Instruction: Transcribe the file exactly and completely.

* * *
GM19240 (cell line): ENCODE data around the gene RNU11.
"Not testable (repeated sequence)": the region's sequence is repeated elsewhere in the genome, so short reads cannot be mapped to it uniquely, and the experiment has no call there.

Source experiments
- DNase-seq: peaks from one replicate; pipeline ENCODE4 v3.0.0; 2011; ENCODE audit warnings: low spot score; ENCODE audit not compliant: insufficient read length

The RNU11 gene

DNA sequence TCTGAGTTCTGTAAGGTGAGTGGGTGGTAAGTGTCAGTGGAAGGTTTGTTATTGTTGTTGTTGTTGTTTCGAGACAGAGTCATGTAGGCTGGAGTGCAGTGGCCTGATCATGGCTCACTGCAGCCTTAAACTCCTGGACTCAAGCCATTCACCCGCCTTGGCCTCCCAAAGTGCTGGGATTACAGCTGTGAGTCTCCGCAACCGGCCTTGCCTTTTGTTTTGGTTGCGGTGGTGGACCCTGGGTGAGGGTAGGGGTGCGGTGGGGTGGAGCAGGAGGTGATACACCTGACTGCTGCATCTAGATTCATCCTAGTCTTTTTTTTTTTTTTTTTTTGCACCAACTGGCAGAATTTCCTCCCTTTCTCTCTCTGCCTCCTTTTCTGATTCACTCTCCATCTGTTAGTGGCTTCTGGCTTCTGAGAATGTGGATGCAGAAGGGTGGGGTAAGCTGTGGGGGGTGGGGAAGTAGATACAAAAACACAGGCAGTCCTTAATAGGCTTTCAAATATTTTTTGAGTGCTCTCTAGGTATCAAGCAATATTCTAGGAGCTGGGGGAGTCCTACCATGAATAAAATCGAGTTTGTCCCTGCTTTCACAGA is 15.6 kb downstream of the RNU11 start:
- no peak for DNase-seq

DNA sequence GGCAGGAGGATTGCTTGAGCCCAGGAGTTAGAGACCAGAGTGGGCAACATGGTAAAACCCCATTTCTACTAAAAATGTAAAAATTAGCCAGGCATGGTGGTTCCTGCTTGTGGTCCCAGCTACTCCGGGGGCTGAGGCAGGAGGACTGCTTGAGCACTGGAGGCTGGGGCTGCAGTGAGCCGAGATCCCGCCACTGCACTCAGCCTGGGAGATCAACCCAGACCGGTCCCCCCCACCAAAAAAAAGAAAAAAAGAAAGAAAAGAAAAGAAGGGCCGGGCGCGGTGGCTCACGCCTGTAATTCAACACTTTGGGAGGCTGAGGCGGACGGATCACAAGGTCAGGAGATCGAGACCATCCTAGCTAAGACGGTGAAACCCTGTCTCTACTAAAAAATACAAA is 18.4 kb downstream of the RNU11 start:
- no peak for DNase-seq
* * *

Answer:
GM19240 (cell line): ENCODE data around the gene RNU11.
"Not testable (repeated sequence)": the region's sequence is repeated elsewhere in the genome, so short reads cannot be mapped to it uniquely, and the experiment has no call there.

Source experiments
- DNase-seq: peaks from one replicate; pipeline ENCODE4 v3.0.0; 2011; ENCODE audit warnings: low spot score; ENCODE audit not compliant: insufficient read length

The RNU11 gene

DNA sequence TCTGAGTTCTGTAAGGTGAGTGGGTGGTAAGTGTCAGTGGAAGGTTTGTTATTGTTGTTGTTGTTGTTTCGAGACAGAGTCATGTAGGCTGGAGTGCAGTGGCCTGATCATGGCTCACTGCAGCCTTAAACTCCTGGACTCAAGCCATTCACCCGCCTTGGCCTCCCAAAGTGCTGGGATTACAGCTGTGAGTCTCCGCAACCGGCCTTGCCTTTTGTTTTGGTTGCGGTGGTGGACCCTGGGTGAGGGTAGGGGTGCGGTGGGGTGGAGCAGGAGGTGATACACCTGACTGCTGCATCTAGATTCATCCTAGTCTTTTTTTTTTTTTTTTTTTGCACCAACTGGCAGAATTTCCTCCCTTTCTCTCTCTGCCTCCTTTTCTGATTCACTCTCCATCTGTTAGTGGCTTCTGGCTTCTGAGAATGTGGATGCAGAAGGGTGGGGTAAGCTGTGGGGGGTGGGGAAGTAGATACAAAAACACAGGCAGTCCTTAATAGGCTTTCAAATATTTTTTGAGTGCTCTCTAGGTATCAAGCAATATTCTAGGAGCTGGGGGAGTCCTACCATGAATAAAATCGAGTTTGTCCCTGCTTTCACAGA is 15.6 kb downstream of the RNU11 start:
- no peak for DNase-seq

DNA sequence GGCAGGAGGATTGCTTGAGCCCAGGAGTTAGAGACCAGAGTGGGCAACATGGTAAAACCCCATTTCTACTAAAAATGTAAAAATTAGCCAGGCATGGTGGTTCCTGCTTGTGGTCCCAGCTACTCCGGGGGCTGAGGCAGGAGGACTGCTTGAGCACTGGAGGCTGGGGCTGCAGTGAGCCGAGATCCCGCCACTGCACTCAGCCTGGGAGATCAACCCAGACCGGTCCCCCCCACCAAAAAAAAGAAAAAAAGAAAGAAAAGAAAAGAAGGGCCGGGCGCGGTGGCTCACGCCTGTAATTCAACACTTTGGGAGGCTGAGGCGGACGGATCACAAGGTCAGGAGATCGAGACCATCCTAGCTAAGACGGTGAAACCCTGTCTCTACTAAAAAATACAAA is 18.4 kb downstream of the RNU11 start:
- no peak for DNase-seq